Christine Hallquist is making history as the nation’s first openly transgender gubernatorial candidate in Vermont. The primary will take place on Aug. 14, where the Democratic party is poised to nominate her as their candidate for the general election in November.
The former Vermont Electric Coop CEO once feared she would lose her job and “end up sleeping in a gutter somewhere” after her transition in 2015. “I was sure I was going to lose my job and I was going to lose everything I worked for,” she said. “But the truth was more important for my children, because they didn’t really know.” However, the day she wore a blouse and wig to work her peers accepted and welcomed her transition.
Now, she is running for governor with overwhelming support and acceptance from the citizens of Vermont. Former Governor Howard Dean commented “It will be irrelevant in Vermont,” when referring to Hallquist’s gender identity. Dean was right and Hallquist’s campaign is fully focused on policy rather than her gender identity. “I consider myself a very strong leader with a good history who happens to be transgender,” she said. “I mean, I’d ask the voters who may be struggling with the fact I am transgender to try to look beyond that. Try to look at what I’ve done.”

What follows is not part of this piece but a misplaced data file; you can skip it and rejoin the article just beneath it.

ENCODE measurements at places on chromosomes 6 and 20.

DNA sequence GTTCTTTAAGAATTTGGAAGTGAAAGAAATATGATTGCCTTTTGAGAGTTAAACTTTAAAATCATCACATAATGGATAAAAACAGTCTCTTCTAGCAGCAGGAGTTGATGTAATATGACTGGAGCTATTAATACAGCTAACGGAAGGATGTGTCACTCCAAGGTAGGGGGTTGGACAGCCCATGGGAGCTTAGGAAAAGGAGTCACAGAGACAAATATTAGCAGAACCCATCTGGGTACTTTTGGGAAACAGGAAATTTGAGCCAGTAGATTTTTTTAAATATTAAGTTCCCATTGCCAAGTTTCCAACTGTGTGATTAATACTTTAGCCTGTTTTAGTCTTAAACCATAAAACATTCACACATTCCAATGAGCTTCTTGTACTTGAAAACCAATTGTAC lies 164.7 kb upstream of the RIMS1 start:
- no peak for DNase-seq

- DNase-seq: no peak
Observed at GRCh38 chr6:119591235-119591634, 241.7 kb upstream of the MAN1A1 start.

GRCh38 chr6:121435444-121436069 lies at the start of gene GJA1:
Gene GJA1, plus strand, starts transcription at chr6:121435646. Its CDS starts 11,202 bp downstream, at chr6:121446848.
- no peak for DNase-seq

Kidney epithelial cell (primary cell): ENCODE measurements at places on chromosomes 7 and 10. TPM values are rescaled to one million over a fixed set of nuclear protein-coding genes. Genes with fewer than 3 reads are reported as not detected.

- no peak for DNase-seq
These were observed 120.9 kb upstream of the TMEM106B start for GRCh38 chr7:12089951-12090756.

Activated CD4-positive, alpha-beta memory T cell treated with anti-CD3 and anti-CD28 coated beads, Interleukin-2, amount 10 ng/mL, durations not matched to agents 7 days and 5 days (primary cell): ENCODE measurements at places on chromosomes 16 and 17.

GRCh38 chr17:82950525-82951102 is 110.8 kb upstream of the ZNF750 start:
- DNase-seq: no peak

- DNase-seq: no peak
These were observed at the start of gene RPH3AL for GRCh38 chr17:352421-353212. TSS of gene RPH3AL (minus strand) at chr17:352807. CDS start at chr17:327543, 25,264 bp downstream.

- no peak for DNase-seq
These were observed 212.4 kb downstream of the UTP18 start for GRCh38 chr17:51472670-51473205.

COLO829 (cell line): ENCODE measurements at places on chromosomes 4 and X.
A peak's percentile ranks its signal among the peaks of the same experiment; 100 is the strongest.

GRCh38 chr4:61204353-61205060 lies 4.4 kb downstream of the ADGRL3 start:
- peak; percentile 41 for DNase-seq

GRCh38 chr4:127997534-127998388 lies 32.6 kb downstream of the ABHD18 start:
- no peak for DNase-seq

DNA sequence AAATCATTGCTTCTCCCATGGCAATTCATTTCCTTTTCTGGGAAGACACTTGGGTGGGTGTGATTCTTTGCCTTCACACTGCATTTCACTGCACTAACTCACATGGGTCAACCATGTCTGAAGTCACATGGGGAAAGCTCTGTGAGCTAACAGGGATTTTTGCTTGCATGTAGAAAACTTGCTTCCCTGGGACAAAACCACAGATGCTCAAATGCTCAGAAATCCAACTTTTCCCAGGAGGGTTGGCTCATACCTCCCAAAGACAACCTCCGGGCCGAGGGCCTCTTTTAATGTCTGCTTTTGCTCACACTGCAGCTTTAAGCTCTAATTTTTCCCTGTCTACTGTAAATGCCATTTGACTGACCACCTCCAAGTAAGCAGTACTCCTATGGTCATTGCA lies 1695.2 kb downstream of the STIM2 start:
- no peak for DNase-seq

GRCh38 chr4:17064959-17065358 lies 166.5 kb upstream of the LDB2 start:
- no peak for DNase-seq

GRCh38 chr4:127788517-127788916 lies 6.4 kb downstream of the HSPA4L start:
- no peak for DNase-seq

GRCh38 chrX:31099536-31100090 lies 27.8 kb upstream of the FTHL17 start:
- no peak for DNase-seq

Hallquist’s platform matches that of the national Democratic party with her focus on health care, the environment, local economic issues and paid family leave. Her former position as an electric executive has largely influenced her platform and plans to improve Vermont’s economy and environment. Hallquist’s signature plan is to revitalize the rural areas in Vermont by installing high-speed fiber optic cable throughout the state.
Hallquist faces three competitors in next week’s primary but as of now, she is the frontrunner. Among them, Hallquist has the most name recognition in the state.
Hallquist is one of multiple transgender men and women have run for office recent years including Danica Roem, who was the nation’s first openly transgender state legislator. There more than 400 LGBT candidates running for office in 2018, a record number that some are referring to as a “rainbow wave.”